This barbarously intelligent, first-person meditation on mortality by English novelist Julian Barnes is a rare thing in literature. Whether readers will have the stomach for it is another matter. As Emily Dickinson reminds, death will kindly stop for all of us; but who wants to ponder that unnecessarily? Isn't it better, as Turgenev said, to "brush it away like this," with a wave of our hand, and carry ...n about our days?
Perhaps Turgenev's is the best day-to-day attitude, but if you're a thanatophobe (Barnes' label for the death-fearing or merely mortality-curious among us), Nothing To Be Frightened Of is a marvelously engaging, even uplifting book. By airing his own fears — of dying slowly, painfully, without his faculties — Barnes robs taboos about death of their occult power and proceeds, with a cold, rational eye, to examine the scientific, religious and emotional significance of living finitely.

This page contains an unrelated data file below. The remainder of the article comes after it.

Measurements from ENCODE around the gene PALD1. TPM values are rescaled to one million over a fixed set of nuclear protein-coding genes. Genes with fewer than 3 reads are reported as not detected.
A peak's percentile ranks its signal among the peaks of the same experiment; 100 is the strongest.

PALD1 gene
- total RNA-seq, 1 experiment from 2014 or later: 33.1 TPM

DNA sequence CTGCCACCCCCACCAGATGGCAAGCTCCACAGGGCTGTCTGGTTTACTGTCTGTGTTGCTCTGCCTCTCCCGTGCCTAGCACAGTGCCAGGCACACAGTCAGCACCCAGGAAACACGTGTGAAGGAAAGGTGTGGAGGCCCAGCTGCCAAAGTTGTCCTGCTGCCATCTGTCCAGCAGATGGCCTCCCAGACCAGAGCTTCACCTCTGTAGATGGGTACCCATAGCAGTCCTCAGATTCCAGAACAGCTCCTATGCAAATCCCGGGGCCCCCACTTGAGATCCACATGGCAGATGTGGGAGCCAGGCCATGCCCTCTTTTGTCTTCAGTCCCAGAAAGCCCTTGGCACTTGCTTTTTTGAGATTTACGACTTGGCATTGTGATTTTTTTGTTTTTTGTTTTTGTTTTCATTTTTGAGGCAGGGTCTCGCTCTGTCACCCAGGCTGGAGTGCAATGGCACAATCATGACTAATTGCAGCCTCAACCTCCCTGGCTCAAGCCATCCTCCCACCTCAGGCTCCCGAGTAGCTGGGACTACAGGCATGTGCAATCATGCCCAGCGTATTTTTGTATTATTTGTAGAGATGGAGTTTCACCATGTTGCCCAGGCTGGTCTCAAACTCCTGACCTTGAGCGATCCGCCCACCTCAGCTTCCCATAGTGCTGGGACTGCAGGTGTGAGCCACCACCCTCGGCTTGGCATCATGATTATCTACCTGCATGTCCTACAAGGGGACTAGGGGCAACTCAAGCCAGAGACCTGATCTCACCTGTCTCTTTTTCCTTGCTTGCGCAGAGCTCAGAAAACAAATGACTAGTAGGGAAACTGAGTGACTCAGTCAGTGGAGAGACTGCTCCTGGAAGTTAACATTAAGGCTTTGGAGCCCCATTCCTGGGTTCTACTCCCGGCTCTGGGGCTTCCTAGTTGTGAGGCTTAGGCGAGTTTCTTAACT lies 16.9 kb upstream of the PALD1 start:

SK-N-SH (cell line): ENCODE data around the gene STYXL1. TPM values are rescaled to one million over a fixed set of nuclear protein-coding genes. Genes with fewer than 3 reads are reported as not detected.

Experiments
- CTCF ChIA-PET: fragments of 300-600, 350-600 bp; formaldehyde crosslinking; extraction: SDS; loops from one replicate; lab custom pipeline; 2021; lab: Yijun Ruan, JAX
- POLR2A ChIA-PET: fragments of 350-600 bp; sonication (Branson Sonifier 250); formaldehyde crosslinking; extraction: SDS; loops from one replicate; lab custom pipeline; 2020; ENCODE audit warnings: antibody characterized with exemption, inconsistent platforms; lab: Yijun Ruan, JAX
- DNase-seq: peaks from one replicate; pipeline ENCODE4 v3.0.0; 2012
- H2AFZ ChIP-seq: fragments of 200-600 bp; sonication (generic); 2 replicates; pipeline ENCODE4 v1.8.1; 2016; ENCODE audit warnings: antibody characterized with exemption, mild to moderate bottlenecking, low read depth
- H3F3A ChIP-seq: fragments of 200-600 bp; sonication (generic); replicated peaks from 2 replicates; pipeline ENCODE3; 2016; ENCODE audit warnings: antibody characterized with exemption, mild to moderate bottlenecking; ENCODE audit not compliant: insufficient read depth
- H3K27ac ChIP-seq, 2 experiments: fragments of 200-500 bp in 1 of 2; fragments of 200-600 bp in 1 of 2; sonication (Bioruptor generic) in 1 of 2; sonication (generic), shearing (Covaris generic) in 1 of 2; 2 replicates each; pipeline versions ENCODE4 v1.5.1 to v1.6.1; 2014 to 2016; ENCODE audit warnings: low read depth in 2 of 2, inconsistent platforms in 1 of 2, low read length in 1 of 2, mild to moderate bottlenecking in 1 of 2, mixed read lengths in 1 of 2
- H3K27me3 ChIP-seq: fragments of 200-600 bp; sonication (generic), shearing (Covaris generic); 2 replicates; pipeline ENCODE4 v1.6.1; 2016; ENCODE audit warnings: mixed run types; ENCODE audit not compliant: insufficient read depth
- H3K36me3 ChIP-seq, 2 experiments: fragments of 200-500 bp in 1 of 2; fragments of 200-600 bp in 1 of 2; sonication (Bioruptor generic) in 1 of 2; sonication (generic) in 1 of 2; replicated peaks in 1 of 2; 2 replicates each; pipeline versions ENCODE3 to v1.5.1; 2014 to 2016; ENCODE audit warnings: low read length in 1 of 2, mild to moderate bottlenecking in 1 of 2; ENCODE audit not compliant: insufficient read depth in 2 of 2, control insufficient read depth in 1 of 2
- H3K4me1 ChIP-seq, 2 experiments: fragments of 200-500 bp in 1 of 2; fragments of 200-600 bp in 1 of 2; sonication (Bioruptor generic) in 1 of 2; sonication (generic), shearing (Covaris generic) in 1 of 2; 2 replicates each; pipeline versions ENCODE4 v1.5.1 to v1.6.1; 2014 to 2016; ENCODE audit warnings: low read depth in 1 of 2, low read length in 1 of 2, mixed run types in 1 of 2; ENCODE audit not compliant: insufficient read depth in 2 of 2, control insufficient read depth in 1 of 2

He begins, movingly, with a memoir of his parents' death, teasing out how he and his brother, a philosopher, deal differently with the knowledge that they are next. The book then zigzags through a series of philosophical arguments and questions. Does belief in the afterlife really make it easier? Can we truly grasp the fact of our own demise? When we die in our 70s or 80s or 90s (if we're lucky), we are saying goodbye to old age, not to the life we lived in our youth. Is there consolation in that?
Unlike Barnes' recent novel, the silkily epic Arthur & George, Nothing to be Frightened Of strikes a knotty, interrogative voice, thick with parenthetical pauses, caveats and ironic asides. Reading it feels like dropping in on an argument already in progress, which, in essence, it is.
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